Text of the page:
Wednesday, November 2, 2011

Hepatitis News Ticker; Introduction to Drug Resistance

New On The Blog

AASLD-Jennerex to Present Final Survival Data From Randomized Phase 2 Clinical Trial of JX-594 in Advanced Liver Cancer
TMC435 Phase IIb ASPIRE (C206) Study-Final Results
Hepatitis C Genotype-4 Infection: Role of Insulin Resistance in Hepatocellular Carcinoma
Hepatitis C- Pharmasset All-Oral Therapy By 2013?

Pharmasset Phase 3 Plan Announced: Slides Presented This Morning on Pharmasset Conference Call

Predicting clinical outcomes in patients with advanced chronic Hep C
The most recent issue of Hepatology predicts clinical outcomes using baseline and follow-up laboratory data from the hepatitis C long-term treatment against cirrhosis trial.

Predicting clinical outcomes in patients with chronic hepatitis C is challenging.
Dr Marc Ghany and colleagues from Maryland used the hepatitis C long-term treatment against cirrhosis (HALT-C) trial database to develop two models.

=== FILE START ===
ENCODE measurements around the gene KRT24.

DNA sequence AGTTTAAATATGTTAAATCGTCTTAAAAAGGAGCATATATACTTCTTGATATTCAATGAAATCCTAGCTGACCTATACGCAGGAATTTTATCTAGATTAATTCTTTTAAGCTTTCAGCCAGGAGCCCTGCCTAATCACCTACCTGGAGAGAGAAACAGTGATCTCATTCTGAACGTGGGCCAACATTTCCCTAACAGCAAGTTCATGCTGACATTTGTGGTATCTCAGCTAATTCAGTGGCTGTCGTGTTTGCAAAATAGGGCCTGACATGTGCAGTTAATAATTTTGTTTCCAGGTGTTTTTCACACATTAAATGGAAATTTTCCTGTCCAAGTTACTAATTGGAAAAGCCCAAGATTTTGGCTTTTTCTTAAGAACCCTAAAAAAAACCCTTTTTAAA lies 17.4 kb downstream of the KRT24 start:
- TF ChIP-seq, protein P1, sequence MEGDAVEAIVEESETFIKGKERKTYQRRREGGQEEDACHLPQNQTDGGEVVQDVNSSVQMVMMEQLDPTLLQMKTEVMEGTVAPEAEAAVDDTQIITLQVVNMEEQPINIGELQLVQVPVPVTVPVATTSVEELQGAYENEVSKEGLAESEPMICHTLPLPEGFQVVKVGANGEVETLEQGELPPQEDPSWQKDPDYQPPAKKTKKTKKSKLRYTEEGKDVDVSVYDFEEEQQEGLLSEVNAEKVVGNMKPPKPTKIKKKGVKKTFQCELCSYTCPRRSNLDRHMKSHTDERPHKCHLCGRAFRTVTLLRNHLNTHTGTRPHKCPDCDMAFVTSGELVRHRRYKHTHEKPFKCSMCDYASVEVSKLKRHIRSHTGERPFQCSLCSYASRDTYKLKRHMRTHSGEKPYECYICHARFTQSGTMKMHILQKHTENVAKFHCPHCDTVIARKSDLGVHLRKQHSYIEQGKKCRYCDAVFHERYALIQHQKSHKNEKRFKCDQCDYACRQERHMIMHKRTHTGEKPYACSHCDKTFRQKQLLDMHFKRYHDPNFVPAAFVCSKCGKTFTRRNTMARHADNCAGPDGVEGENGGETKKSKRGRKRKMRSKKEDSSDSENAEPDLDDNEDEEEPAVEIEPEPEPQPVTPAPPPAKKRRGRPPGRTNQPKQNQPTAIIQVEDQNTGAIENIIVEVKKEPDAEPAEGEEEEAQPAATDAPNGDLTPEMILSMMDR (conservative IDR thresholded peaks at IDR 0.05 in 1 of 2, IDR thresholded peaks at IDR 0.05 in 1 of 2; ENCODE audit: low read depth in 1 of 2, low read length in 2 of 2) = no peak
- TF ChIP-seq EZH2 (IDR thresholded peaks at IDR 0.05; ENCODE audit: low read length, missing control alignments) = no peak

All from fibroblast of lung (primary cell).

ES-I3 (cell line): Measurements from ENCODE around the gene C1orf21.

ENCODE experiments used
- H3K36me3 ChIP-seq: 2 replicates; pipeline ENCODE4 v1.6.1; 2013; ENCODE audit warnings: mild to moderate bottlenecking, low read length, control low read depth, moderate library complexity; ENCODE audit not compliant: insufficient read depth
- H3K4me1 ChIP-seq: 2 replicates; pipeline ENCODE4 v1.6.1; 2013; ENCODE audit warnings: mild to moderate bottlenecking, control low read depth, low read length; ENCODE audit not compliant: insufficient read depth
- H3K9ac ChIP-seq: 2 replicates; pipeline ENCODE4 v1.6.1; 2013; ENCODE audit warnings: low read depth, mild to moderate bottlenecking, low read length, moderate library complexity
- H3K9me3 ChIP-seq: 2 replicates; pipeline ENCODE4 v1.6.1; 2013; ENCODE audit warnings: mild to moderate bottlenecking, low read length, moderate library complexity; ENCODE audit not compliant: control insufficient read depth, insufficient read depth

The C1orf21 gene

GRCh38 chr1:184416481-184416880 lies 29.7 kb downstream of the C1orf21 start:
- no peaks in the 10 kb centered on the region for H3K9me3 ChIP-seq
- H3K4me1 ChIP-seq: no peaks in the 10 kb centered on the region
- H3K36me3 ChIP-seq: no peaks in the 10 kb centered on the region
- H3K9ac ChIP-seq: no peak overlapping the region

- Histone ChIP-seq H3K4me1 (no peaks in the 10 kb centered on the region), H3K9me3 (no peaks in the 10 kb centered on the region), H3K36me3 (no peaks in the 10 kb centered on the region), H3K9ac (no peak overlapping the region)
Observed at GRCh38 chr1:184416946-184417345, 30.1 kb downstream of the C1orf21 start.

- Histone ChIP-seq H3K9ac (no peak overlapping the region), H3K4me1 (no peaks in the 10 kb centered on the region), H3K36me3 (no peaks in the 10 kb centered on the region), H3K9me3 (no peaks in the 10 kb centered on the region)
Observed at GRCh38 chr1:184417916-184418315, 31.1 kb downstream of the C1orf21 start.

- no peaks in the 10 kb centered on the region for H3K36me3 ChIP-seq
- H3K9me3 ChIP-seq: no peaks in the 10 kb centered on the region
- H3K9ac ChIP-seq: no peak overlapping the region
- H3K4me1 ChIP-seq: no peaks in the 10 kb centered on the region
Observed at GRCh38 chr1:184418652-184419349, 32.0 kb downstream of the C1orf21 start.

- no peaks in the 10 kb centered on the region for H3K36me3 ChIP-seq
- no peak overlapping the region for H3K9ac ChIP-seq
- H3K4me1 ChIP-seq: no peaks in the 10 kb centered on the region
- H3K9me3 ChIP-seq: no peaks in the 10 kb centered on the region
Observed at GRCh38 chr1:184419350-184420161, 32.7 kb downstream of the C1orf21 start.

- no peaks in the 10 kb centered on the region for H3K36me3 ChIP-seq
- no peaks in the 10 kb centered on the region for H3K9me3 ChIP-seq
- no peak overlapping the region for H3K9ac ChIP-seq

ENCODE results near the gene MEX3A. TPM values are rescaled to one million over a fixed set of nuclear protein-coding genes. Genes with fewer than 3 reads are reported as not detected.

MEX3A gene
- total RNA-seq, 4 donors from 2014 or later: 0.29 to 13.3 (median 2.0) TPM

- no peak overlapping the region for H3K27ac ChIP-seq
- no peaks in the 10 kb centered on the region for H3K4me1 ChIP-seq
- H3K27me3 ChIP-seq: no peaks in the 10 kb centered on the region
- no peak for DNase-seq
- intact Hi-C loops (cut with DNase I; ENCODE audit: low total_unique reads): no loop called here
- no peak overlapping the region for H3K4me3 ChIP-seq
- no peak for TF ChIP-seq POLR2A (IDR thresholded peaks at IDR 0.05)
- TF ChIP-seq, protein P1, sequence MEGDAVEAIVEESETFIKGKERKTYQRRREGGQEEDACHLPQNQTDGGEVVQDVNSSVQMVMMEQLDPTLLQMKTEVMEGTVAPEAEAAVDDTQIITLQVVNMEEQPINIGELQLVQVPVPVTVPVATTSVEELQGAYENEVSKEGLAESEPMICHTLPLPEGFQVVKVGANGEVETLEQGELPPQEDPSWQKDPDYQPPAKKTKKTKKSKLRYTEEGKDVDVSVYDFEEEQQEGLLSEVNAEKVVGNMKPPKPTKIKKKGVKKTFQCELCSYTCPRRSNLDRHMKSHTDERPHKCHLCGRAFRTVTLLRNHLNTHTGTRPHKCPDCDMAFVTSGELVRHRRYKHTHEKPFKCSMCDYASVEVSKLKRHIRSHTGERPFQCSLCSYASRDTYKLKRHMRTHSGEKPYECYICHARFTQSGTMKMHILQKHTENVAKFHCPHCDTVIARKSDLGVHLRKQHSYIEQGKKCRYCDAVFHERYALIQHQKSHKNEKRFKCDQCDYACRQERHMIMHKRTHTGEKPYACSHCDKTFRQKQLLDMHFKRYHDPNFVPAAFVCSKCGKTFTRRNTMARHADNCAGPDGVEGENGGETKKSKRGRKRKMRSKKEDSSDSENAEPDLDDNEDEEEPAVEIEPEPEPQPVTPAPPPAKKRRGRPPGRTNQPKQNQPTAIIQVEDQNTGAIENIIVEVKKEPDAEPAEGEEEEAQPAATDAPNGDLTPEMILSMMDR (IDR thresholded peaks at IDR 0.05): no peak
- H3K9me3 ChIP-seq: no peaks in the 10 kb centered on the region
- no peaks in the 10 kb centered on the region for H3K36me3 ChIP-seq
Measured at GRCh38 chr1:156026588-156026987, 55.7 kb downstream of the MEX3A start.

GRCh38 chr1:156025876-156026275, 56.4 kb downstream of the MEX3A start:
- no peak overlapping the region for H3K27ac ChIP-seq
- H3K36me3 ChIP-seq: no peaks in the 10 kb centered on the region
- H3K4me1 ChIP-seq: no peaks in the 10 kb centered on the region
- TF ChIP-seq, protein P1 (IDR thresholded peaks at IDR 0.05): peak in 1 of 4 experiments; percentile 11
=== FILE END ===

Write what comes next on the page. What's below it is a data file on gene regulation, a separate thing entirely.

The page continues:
The team used baseline values of routinely available laboratory tests together with changes in these values during follow-up to predict clinical decompensation, and liver-related death/liver transplant in patients with advanced hepatitis C.

Patients randomized to no treatment and who had a 2-year follow-up without a clinical outcome were included in the analysis.

The team evaluated 4 variables, including platelet count, aspartate aminotransferase [AST]/alanine aminotransferase [ALT] ratio, total bilirubin, and albumin.

Baseline values of all 4 variables were predictive of decompensation
In addition, the team assessed 3 categories of change, involving stable, mild, or severe, over 2 years.

Cumulative incidence of clinical outcome was determined by Kaplan-Meier analysis and Cox regression was used to evaluate predictors of clinical outcome.

In all, 470 patients with 60 events were used to develop models to predict clinical decompensation.

Baseline values of all 4 variables were predictive of decompensation.

There was a general trend of increasing outcomes with more marked worsening of laboratory values over 2 years, particularly for patients with abnormal baseline values.

A model that included baseline platelet count, AST/ALT ratio, bilirubin, and severe worsening of platelet count, bilirubin, and albumin was the best predictor of clinical decompensation.